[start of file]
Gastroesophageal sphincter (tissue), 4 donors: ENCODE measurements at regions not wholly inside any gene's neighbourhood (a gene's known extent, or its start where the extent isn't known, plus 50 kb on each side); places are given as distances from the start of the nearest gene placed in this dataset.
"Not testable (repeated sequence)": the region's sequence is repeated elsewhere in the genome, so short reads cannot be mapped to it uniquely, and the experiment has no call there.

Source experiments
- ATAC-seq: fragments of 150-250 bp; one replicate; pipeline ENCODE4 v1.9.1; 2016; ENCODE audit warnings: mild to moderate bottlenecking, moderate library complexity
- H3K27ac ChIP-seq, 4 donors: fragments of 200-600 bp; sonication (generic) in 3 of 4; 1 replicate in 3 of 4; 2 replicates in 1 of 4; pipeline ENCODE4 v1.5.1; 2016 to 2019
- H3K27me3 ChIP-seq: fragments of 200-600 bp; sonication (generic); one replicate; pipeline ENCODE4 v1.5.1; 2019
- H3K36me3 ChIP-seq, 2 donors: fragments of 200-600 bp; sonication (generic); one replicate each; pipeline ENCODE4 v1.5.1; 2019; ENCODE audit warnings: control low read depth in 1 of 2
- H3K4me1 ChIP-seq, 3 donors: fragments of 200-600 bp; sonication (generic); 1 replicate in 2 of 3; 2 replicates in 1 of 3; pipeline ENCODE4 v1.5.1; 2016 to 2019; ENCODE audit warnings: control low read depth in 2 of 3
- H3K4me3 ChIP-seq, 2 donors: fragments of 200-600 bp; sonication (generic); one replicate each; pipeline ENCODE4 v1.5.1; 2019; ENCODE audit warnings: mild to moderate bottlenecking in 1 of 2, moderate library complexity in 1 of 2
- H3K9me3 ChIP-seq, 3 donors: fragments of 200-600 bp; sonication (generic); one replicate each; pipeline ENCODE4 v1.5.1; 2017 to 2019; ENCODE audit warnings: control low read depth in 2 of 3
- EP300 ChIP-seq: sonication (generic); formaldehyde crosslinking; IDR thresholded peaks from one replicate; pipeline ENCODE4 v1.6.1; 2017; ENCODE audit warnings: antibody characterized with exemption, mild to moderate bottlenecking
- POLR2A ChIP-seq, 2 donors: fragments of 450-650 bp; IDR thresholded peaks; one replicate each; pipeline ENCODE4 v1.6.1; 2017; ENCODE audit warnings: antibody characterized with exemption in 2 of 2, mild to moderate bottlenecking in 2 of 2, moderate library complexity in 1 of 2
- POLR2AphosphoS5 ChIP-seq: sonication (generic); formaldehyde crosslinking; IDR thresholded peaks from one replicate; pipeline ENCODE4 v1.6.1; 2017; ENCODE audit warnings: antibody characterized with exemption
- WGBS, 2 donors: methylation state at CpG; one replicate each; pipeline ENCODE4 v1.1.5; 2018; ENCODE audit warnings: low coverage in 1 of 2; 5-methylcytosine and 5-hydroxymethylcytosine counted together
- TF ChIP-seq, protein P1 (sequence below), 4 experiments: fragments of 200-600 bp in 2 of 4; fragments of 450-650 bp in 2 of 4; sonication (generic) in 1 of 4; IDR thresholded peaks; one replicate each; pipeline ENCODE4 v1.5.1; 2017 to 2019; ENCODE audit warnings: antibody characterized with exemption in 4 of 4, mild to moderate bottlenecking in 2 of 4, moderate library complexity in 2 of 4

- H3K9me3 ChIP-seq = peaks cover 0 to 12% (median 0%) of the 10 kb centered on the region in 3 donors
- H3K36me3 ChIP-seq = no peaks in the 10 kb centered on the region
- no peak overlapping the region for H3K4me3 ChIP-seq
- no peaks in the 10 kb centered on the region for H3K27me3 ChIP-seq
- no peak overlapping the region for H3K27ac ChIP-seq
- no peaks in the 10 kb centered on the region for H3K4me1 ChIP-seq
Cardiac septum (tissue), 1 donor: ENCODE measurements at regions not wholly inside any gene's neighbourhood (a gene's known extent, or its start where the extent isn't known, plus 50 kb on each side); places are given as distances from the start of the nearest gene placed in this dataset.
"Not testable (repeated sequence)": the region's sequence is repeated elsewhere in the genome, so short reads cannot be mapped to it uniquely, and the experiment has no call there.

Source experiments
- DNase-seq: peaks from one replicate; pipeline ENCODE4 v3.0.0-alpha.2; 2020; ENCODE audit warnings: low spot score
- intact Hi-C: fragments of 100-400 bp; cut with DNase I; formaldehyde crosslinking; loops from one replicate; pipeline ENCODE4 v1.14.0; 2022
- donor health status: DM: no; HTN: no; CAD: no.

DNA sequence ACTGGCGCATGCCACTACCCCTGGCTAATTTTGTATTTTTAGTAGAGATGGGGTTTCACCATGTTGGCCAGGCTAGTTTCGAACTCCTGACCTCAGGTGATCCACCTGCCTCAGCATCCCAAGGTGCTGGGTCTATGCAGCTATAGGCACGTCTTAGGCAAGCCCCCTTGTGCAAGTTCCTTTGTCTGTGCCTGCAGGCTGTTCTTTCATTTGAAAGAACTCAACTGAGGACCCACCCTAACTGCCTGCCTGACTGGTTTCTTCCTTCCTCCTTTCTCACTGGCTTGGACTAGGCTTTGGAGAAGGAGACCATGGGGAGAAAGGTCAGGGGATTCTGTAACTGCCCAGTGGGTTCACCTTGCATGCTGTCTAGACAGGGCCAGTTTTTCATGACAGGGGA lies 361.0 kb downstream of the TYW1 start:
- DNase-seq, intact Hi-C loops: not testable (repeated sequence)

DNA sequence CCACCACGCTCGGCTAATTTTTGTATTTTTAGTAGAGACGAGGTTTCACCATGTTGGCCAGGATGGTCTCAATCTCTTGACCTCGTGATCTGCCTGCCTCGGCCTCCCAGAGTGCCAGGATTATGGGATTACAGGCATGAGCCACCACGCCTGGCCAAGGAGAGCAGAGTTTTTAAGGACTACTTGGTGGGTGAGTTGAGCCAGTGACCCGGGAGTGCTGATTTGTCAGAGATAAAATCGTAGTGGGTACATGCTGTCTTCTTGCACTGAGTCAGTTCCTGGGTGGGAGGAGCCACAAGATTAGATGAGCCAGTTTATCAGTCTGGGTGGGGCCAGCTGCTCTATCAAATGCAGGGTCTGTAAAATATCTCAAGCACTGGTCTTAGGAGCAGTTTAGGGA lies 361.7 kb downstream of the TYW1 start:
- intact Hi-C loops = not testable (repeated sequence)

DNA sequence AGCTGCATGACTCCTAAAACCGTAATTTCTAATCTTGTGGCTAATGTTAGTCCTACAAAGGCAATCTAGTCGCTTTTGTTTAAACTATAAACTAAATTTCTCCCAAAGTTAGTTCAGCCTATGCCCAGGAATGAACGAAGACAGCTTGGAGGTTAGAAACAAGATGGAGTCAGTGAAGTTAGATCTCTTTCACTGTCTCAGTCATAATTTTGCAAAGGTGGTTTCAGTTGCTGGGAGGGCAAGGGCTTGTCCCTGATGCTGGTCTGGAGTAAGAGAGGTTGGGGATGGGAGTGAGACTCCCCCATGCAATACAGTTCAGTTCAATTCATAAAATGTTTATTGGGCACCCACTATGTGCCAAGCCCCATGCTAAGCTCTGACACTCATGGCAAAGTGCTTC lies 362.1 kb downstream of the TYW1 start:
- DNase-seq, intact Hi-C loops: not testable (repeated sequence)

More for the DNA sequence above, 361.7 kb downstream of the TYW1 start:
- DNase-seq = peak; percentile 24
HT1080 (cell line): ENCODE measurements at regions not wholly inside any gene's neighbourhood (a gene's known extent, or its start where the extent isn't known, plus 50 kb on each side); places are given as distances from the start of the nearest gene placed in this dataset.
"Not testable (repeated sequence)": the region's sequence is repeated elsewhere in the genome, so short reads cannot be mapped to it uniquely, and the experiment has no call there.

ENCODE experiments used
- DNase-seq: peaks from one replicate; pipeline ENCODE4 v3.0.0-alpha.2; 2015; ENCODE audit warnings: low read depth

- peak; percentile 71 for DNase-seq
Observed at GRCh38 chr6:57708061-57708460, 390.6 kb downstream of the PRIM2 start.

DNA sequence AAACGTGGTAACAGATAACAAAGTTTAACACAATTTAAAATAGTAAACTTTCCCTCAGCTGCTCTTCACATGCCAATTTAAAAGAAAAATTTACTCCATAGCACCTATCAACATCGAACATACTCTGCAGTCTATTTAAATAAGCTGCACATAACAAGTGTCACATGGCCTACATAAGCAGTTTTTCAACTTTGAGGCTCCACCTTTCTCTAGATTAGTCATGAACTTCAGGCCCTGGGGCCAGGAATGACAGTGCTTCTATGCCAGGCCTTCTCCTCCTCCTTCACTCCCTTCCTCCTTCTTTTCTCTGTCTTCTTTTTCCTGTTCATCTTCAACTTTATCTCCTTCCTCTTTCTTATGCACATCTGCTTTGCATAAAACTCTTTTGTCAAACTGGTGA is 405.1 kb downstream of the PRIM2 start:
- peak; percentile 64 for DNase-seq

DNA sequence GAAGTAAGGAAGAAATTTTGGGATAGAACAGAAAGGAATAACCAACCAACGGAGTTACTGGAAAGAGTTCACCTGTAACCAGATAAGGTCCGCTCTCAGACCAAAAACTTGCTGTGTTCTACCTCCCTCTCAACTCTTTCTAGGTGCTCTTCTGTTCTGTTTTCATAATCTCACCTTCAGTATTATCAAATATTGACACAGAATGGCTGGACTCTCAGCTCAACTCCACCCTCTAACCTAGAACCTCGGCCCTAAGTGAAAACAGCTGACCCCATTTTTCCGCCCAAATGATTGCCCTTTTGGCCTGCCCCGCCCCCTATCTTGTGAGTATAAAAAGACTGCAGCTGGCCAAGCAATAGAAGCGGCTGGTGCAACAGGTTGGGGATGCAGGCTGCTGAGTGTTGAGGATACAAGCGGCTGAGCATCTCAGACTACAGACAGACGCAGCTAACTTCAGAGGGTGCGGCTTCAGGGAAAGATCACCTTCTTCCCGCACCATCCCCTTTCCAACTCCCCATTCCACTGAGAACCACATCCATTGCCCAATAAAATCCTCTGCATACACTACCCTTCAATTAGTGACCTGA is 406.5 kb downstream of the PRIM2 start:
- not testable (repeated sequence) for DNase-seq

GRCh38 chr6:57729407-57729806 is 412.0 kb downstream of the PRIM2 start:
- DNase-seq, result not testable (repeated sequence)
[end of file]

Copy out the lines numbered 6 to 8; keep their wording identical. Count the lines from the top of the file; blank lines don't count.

- H3K27me3 ChIP-seq: fragments of 200-600 bp; sonication (generic); one replicate; pipeline ENCODE4 v1.5.1; 2019
- H3K36me3 ChIP-seq, 2 donors: fragments of 200-600 bp; sonication (generic); one replicate each; pipeline ENCODE4 v1.5.1; 2019; ENCODE audit warnings: control low read depth in 1 of 2
- H3K4me1 ChIP-seq, 3 donors: fragments of 200-600 bp; sonication (generic); 1 replicate in 2 of 3; 2 replicates in 1 of 3; pipeline ENCODE4 v1.5.1; 2016 to 2019; ENCODE audit warnings: control low read depth in 2 of 3